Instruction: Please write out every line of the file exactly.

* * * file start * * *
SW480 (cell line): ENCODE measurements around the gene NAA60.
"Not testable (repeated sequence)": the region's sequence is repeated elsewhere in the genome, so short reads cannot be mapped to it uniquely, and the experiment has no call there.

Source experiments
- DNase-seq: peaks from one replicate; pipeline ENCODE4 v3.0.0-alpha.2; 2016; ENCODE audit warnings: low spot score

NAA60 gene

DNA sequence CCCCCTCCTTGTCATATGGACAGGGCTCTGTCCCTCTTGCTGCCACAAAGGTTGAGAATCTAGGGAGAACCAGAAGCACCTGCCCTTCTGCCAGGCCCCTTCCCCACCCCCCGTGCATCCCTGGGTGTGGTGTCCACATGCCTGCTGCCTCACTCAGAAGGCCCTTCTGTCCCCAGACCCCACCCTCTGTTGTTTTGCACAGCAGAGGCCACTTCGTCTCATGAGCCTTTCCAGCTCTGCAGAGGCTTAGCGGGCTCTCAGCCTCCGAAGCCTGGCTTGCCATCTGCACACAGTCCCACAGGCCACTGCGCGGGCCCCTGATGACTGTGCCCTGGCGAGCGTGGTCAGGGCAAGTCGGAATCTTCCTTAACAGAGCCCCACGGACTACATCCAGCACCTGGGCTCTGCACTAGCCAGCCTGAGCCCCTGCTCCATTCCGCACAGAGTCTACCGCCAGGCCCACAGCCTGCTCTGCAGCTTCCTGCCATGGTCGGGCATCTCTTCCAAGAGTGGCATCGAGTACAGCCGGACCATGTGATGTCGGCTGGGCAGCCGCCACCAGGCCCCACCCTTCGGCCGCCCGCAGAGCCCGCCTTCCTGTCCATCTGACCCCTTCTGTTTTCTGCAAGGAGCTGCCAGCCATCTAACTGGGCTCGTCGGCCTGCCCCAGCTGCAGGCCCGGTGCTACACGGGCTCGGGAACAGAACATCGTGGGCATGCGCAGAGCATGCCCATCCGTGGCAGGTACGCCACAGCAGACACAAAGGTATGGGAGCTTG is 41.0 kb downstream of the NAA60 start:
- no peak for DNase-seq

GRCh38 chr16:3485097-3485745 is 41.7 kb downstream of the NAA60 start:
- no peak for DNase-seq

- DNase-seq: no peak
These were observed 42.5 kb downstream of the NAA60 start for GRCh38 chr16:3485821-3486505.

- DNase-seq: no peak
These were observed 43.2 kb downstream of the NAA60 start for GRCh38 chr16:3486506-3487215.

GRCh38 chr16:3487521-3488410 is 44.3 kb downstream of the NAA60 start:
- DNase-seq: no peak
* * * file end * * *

SW480 (cell line): ENCODE measurements around the gene NAA60.
"Not testable (repeated sequence)": the region's sequence is repeated elsewhere in the genome, so short reads cannot be mapped to it uniquely, and the experiment has no call there.

Source experiments
- DNase-seq: peaks from one replicate; pipeline ENCODE4 v3.0.0-alpha.2; 2016; ENCODE audit warnings: low spot score

NAA60 gene

DNA sequence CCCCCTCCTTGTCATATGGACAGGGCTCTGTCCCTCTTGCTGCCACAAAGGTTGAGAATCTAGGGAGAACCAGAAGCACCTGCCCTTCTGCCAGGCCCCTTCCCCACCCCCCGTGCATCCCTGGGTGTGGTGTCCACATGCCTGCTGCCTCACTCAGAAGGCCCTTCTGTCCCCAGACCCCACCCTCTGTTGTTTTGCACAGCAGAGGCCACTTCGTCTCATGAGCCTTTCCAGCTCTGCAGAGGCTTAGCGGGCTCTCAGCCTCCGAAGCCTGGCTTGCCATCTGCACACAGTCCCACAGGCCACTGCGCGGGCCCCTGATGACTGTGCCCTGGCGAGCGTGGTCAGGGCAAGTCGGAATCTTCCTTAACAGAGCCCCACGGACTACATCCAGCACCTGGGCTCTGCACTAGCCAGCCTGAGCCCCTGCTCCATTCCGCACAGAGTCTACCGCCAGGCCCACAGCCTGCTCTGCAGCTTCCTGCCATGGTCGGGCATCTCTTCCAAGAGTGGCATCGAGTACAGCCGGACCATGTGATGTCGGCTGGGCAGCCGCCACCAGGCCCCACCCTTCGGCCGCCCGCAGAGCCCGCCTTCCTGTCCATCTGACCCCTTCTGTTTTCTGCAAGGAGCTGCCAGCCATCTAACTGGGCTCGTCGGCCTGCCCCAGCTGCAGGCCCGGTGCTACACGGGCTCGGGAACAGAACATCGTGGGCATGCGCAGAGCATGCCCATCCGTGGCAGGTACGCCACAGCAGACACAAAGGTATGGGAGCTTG is 41.0 kb downstream of the NAA60 start:
- no peak for DNase-seq

GRCh38 chr16:3485097-3485745 is 41.7 kb downstream of the NAA60 start:
- no peak for DNase-seq

- DNase-seq: no peak
These were observed 42.5 kb downstream of the NAA60 start for GRCh38 chr16:3485821-3486505.

- DNase-seq: no peak
These were observed 43.2 kb downstream of the NAA60 start for GRCh38 chr16:3486506-3487215.

GRCh38 chr16:3487521-3488410 is 44.3 kb downstream of the NAA60 start:
- DNase-seq: no peak